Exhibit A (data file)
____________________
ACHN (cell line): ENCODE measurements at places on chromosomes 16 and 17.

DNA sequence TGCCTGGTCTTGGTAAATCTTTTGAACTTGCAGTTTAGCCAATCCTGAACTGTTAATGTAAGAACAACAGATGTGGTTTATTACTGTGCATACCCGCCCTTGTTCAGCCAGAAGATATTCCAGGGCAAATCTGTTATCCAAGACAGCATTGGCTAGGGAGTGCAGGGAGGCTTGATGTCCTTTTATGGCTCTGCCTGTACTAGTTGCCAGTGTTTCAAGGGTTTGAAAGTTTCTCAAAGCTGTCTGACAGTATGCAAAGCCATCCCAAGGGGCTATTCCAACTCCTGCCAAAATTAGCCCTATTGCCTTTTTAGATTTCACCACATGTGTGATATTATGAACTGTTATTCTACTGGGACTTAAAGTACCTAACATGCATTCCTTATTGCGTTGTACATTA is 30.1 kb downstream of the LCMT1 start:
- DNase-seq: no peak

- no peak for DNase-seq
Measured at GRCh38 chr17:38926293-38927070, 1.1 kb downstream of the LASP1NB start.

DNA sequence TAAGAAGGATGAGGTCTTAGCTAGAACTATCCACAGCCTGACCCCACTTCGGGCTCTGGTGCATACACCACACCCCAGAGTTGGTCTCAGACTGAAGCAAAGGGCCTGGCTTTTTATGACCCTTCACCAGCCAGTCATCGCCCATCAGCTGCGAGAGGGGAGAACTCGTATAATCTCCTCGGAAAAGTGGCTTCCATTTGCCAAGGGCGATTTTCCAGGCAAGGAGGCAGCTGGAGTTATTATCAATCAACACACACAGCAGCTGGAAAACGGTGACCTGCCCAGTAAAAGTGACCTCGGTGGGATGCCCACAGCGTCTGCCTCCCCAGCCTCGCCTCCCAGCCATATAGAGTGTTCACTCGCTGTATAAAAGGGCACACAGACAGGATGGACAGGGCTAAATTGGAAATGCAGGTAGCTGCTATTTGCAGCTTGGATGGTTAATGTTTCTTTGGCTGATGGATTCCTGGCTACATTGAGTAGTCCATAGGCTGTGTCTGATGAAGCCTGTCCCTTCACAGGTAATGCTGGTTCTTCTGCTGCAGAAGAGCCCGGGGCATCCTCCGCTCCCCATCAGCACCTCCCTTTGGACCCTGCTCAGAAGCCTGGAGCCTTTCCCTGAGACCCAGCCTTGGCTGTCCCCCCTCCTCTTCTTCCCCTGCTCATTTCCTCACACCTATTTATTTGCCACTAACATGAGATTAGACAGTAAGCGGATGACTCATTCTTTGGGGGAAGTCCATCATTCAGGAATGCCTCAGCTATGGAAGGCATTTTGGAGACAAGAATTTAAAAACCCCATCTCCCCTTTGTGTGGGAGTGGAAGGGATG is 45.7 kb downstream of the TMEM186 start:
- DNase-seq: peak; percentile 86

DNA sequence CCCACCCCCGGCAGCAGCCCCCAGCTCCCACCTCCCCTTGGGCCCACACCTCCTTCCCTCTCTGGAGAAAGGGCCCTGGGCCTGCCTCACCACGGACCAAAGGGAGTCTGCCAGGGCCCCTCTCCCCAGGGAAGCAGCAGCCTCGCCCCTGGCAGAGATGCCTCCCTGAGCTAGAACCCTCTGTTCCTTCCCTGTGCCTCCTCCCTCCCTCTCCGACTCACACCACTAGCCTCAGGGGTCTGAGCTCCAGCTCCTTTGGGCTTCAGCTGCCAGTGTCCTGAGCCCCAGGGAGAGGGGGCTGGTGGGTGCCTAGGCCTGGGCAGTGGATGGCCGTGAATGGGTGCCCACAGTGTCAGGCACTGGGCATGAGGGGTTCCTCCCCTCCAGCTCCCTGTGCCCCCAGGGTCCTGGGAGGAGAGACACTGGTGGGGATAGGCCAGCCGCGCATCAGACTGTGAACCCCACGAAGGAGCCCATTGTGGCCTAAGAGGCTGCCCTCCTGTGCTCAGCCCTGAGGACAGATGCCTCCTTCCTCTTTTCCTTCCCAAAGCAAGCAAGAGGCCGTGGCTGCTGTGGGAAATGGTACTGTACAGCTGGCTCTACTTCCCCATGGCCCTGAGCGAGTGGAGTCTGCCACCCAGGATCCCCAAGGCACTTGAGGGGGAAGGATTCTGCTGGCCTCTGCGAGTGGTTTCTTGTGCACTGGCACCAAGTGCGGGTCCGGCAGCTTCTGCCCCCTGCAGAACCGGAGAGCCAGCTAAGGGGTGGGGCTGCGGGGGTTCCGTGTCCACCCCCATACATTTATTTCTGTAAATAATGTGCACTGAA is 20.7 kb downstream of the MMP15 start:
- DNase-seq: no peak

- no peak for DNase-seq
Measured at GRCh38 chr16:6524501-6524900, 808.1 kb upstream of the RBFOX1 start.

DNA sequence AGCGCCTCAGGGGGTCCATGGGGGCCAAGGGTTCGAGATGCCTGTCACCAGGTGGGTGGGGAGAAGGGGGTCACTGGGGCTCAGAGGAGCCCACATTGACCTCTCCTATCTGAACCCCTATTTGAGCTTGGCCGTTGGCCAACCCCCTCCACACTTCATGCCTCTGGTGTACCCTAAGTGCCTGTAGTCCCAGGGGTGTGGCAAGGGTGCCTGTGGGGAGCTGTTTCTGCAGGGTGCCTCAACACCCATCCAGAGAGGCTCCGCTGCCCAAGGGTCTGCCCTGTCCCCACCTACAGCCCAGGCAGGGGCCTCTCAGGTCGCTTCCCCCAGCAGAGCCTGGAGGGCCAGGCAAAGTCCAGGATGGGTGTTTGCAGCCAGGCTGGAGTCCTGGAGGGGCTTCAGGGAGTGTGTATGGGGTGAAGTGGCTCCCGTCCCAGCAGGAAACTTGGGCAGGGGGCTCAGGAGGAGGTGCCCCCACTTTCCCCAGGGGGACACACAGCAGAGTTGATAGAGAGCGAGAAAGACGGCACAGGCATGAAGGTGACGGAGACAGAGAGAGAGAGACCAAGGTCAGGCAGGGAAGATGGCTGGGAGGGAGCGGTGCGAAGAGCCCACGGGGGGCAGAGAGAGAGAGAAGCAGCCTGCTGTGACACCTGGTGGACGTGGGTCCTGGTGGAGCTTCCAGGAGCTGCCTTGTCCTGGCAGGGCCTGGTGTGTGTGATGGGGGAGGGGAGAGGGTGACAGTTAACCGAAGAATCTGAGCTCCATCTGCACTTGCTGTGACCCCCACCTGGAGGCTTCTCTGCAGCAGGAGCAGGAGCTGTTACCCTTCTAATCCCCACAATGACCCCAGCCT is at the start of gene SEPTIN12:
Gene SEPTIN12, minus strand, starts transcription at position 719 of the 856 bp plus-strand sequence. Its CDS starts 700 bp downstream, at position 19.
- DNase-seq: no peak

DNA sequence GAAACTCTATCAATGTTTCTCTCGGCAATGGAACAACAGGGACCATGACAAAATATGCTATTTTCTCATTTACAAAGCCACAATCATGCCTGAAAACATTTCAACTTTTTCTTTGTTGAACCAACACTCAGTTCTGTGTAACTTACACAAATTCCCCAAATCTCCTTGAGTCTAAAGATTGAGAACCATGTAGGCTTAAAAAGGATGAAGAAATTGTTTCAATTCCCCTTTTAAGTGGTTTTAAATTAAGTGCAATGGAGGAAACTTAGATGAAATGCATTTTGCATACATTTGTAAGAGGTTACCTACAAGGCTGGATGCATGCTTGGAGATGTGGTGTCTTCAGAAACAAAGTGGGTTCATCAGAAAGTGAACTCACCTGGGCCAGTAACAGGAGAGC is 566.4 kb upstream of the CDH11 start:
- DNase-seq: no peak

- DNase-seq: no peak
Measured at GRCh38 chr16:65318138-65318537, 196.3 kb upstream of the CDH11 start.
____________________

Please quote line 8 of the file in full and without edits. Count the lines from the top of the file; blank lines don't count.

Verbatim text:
DNA sequence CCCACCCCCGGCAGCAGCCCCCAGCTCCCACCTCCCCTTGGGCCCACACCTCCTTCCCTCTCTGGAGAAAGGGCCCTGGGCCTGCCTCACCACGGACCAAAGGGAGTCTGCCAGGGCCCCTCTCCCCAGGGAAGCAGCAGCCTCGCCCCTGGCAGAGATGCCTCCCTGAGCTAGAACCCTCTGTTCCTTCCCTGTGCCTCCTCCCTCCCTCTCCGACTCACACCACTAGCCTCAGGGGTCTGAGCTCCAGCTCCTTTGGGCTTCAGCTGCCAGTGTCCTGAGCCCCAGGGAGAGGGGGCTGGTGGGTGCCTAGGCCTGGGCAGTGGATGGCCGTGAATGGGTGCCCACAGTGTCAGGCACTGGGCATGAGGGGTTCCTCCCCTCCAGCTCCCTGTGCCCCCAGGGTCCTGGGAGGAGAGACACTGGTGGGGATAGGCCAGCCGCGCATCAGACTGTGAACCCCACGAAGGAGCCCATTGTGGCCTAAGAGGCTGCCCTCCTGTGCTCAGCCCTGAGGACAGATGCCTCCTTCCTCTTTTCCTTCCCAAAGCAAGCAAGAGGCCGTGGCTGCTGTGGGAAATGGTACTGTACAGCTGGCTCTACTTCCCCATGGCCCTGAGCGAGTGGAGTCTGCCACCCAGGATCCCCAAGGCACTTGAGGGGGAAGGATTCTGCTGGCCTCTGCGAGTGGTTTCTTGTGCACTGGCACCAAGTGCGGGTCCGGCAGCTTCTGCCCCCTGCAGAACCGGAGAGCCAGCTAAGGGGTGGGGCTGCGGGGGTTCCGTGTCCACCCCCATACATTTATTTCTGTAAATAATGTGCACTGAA is 20.7 kb downstream of the MMP15 start: